The Fraud Examiner
PINs of Omission
What CFEs should know about the U.S.’s approaching smart card transition
By Zach Capers, CFE
In October 2015, the U.S. will finally transition to the world of smart cards — sort of. As the deadline to adopt the more secure credit card standard swiftly approaches, many observers are concerned that the lack of a PIN requirement will undermine the effectiveness of the technology and result in only a minimal reduction of credit card fraud.
A smart card is the same size as a traditional credit card but is embedded with a memory chip or microprocessor. The technology is also known in much of the world as chip-and-PIN because the user typically must be present with the card and enter a PIN code to complete a transaction. However, rather than chip-and-pin, Americans will use a system called chip-and-signature, which — as is typical of a magnetic stripe credit card — requires a signature instead of a PIN.
The worldwide standard for smart card technology is known as EMV, which is an acronym for its developers: Europay, MasterCard and Visa. The EMV standard has already been adopted by more than 80 countries and has been proven to sharply reduce fraud related to counterfeit credit cards (magnetic stripe cards, in contrast, have proven far easier to duplicate). However, without a PIN requirement, EMV credit cards that are lost or stolen offer little more protection than the traditional magnetic stripe cards.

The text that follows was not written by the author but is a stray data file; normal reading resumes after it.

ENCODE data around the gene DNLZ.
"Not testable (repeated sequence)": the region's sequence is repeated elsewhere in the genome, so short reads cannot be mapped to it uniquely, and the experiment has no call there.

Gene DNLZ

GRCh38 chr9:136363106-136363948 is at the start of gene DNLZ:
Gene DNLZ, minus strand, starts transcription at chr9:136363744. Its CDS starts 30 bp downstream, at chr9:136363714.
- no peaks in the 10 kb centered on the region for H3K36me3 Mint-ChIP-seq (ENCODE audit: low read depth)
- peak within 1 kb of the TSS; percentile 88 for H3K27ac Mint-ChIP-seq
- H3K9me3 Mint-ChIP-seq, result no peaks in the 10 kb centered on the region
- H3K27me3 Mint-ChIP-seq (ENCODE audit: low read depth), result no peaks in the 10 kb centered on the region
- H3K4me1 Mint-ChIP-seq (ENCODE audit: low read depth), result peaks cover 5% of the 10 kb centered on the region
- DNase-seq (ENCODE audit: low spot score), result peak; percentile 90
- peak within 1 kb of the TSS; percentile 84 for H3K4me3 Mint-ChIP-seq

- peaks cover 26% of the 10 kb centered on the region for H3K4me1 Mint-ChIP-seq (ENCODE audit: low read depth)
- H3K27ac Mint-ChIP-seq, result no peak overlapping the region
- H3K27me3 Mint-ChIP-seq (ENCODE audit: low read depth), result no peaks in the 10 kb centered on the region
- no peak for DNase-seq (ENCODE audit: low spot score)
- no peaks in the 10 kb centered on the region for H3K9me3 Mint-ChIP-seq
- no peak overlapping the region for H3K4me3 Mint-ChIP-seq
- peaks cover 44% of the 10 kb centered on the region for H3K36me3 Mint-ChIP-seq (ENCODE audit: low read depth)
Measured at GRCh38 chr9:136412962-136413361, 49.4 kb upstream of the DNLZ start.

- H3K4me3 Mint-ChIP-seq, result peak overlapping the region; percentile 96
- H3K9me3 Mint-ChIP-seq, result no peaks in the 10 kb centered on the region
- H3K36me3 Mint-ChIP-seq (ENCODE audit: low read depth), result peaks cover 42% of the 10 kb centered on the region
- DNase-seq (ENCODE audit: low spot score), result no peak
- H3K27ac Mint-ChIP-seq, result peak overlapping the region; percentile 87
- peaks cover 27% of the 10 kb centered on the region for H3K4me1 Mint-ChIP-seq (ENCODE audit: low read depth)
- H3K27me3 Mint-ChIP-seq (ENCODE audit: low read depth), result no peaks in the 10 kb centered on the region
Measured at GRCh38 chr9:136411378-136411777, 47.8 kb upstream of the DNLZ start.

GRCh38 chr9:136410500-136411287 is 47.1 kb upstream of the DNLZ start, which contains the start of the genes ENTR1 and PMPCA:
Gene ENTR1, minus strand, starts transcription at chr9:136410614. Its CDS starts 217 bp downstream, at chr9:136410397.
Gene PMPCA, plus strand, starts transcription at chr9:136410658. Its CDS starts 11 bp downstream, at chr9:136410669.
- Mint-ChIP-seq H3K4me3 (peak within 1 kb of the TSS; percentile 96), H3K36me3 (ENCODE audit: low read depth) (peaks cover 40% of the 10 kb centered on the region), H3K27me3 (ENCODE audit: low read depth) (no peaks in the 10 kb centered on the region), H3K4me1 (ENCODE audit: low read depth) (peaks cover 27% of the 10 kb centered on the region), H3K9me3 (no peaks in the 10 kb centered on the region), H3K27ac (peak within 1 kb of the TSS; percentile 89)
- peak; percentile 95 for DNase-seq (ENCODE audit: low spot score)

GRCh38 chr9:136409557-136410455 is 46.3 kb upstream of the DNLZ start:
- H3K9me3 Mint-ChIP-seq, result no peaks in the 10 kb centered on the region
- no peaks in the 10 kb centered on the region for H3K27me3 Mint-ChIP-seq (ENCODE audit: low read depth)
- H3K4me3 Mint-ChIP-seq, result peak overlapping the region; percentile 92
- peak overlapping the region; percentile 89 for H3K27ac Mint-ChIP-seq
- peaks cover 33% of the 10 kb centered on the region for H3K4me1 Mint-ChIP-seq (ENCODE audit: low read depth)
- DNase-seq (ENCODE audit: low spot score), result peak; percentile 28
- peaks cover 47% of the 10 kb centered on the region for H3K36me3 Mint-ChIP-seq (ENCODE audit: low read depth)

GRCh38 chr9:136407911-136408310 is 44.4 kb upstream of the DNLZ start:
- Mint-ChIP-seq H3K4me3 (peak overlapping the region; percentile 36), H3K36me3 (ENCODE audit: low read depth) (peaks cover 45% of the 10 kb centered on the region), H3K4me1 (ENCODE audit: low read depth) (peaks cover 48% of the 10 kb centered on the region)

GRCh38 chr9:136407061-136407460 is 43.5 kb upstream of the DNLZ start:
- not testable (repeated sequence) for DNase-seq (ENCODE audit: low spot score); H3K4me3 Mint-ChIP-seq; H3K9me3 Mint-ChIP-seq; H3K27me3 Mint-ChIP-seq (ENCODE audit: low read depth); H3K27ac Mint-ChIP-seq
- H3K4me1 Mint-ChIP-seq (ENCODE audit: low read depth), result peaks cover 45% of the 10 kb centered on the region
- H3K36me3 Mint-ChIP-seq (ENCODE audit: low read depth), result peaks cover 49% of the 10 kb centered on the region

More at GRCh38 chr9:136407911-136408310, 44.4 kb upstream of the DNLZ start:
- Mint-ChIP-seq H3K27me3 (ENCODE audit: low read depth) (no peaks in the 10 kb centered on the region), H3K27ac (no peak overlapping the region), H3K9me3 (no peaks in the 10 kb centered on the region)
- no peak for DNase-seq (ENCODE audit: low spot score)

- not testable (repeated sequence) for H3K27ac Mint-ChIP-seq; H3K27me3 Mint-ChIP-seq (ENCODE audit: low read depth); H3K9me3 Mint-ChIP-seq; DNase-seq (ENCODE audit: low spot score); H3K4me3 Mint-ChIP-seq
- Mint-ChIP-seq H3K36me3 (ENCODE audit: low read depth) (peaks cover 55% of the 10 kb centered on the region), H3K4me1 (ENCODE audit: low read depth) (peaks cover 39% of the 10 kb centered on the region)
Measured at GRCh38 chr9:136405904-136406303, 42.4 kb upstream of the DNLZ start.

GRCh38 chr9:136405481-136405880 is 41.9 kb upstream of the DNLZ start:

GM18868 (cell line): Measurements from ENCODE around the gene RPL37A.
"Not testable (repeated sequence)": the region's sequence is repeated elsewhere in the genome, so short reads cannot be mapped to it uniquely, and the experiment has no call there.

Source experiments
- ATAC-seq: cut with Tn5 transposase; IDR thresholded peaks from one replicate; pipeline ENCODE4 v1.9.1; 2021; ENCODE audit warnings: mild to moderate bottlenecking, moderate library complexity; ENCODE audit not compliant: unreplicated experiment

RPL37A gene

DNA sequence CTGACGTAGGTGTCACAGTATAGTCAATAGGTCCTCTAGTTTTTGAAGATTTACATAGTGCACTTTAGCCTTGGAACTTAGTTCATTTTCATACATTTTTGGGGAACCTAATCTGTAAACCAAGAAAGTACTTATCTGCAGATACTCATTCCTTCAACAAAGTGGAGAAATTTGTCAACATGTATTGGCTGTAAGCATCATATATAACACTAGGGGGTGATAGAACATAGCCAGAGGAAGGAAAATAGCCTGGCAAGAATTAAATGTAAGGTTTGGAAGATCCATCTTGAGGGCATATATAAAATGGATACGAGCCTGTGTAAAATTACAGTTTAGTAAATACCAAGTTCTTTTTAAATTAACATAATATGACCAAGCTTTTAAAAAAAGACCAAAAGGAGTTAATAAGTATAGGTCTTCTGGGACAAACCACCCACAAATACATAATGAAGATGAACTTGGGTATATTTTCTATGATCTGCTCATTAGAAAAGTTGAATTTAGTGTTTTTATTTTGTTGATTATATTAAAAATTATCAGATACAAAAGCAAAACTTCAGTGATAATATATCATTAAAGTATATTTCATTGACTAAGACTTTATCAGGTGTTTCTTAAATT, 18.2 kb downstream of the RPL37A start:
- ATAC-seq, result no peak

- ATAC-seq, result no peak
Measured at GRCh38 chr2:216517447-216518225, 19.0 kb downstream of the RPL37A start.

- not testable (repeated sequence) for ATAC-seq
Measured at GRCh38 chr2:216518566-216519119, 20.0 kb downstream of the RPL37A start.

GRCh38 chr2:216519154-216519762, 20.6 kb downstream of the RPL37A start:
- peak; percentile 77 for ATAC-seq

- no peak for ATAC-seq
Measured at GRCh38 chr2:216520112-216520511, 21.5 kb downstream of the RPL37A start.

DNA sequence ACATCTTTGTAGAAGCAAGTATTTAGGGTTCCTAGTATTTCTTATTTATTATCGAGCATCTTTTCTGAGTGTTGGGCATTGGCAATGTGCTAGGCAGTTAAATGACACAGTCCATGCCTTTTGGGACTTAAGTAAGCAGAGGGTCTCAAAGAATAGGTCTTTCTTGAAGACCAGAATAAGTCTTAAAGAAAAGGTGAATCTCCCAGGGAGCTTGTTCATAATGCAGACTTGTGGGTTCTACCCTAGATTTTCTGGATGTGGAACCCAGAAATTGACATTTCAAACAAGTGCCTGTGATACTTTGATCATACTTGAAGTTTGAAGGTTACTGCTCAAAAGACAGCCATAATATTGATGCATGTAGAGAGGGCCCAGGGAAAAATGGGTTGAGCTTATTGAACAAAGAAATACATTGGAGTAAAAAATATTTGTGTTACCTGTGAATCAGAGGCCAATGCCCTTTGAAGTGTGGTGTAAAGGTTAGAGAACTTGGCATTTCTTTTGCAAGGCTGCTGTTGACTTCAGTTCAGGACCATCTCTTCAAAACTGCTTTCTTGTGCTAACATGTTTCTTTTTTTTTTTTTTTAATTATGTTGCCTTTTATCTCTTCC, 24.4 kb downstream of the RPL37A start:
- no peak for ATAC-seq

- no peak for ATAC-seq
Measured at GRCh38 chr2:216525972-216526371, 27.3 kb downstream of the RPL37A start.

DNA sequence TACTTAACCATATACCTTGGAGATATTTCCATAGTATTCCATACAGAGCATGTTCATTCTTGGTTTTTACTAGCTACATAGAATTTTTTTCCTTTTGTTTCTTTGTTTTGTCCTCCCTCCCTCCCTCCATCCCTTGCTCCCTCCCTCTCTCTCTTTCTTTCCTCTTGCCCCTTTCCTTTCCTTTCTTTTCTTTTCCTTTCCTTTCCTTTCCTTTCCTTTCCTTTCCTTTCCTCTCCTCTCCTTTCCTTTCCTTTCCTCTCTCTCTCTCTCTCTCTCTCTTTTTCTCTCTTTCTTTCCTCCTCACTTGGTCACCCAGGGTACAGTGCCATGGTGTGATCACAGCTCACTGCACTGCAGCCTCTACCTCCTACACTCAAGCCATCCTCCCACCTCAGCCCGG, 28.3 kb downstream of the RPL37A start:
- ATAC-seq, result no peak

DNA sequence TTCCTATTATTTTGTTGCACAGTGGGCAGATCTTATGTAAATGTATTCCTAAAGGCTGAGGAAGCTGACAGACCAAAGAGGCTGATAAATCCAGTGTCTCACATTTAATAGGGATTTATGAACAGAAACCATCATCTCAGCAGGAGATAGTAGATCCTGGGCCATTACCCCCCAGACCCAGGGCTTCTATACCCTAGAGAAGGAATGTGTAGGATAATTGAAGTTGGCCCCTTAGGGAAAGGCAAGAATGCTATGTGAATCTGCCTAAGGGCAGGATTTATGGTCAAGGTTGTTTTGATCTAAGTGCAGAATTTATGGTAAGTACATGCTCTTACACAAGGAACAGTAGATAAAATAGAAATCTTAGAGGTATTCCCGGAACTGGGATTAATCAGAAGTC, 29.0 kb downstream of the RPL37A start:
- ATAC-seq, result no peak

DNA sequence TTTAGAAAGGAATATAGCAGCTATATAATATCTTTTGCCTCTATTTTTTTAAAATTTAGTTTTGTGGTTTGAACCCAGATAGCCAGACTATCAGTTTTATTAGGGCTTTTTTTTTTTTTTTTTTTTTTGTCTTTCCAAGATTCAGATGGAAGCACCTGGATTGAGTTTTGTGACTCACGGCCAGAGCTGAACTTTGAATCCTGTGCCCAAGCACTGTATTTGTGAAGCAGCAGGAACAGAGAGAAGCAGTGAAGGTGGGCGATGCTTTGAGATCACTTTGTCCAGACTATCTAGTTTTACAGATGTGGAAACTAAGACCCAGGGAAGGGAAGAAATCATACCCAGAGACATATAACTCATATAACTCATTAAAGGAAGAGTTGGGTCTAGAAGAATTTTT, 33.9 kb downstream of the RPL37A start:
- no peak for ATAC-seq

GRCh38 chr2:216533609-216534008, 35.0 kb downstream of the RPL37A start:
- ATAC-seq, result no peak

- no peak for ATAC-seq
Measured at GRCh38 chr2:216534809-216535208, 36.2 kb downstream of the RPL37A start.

Fraud Liability Shift
While talk about the migration to the EMV standard has primarily focused on technology, the October deadline represents a fraud liability shift from card issuers to merchants for card-present (CP) transactions. Historically, when a card user experienced credit card fraud, the responsibility for resolving the issue was the purview of card issuers such as Visa and MasterCard. After the deadline, liability for fraudulent transactions will shift to any merchants that have not upgraded their point-of-sale terminals to process the more secure EMV credit cards.
While most major retailers are likely to be ready by the October deadline, many small businesses are scrambling to ensure that they have equipment in place to accept EMV cards. Several companies including Intuit, PayPal and Square have recently introduced affordable EMV compliant attachments for iOS and Android-based devices to fill the gap. Exceptions to the October deadline include owners of ATMs and automated fuel dispensers (AFDs), which have an extended deadline of October 2017.
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